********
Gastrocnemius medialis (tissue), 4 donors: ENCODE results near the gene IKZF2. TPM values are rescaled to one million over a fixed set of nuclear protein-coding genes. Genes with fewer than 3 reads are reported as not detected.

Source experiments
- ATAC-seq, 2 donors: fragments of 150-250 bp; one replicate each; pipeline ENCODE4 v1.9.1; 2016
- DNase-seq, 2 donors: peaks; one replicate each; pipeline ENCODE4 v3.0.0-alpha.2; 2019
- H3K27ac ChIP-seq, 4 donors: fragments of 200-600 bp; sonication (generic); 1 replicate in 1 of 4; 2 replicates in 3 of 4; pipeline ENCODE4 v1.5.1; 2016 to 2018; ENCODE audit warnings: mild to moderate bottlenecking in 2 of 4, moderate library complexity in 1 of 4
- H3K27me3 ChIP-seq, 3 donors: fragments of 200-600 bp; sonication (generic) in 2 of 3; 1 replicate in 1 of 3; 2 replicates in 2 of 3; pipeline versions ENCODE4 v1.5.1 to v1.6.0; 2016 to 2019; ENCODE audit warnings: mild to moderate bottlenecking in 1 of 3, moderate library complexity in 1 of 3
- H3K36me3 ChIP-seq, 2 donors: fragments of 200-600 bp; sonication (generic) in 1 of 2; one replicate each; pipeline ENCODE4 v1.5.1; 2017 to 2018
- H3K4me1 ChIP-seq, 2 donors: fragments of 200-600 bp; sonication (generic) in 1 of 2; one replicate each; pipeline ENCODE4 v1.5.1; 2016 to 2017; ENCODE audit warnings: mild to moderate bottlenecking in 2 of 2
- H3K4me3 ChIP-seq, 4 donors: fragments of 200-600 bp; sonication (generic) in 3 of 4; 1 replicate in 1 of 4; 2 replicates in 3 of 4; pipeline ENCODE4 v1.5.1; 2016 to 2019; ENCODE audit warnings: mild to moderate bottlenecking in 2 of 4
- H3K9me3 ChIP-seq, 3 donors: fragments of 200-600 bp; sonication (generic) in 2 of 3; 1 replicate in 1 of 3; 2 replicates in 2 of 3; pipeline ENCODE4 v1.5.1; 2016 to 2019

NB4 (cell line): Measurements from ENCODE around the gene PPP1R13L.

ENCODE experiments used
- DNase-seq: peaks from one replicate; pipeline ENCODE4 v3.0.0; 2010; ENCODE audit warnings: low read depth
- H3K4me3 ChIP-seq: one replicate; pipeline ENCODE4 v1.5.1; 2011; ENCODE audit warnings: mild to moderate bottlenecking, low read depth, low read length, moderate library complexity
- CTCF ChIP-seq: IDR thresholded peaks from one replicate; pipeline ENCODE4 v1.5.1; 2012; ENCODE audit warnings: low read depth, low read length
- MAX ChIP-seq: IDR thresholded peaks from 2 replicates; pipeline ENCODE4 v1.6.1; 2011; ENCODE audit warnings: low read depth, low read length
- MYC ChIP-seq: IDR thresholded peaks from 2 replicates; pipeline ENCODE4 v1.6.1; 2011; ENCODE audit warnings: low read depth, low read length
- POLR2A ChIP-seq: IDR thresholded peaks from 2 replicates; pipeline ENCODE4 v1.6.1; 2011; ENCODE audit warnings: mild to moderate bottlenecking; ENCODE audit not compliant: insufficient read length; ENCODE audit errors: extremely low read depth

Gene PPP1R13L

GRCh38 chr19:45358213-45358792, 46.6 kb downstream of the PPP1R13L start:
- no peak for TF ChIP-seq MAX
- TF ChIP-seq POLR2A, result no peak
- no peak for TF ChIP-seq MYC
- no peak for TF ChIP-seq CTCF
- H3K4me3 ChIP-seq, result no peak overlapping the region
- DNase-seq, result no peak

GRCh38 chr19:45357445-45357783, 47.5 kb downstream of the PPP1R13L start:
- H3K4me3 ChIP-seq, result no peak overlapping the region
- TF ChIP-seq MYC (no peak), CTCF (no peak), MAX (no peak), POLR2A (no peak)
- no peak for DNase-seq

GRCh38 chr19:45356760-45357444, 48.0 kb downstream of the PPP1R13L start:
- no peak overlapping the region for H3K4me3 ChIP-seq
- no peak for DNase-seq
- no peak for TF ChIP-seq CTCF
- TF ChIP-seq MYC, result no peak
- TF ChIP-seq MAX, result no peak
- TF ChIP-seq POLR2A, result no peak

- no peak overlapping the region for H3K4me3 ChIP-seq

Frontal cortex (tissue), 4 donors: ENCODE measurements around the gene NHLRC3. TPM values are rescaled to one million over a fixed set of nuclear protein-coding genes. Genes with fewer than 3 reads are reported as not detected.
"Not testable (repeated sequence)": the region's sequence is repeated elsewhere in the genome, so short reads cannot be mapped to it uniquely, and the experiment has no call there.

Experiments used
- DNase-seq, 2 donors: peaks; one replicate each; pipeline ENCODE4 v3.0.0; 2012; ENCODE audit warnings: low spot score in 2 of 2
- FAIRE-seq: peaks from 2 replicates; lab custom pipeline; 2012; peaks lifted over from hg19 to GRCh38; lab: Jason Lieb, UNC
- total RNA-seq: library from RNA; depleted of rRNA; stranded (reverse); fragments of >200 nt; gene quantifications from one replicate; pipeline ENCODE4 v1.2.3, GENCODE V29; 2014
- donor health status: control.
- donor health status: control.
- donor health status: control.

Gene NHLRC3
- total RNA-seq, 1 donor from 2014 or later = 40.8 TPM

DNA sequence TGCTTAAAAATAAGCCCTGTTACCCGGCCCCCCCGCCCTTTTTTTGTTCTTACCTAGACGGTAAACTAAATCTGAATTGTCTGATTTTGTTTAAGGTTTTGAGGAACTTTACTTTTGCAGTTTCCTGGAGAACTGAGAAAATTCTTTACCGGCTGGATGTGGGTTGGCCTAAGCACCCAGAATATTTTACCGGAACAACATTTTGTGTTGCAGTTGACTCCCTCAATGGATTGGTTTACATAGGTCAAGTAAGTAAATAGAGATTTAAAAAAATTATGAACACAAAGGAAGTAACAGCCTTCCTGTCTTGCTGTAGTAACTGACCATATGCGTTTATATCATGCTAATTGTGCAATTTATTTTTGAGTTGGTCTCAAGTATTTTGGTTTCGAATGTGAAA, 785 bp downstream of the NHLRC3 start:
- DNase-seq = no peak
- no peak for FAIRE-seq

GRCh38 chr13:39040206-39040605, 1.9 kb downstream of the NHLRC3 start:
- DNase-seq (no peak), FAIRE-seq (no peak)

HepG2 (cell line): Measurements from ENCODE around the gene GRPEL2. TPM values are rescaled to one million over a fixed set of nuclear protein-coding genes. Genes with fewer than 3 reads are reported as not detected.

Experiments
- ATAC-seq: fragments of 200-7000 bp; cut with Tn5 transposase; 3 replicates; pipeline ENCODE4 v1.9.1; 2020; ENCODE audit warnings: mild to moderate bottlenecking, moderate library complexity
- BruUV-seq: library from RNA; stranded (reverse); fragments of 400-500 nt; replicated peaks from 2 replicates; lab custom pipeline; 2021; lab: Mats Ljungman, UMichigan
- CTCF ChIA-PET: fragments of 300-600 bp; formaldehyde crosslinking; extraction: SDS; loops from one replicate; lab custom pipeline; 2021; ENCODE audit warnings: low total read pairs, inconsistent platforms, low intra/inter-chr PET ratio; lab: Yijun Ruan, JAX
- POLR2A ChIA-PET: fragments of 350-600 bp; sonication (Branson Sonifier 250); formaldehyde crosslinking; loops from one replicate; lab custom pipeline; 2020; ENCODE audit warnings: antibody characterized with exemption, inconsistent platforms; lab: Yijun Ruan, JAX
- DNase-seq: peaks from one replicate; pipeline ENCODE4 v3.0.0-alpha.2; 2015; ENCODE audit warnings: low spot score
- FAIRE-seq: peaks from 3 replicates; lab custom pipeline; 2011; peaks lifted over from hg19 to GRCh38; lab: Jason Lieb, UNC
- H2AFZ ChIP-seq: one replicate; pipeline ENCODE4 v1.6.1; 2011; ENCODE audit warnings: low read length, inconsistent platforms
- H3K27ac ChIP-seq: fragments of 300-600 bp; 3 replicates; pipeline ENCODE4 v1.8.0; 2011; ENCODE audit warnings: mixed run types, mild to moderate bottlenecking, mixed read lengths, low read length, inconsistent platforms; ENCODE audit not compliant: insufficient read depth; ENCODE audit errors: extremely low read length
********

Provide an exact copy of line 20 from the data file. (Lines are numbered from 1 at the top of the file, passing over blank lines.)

GRCh38 chr19:45358213-45358792, 46.6 kb downstream of the PPP1R13L start: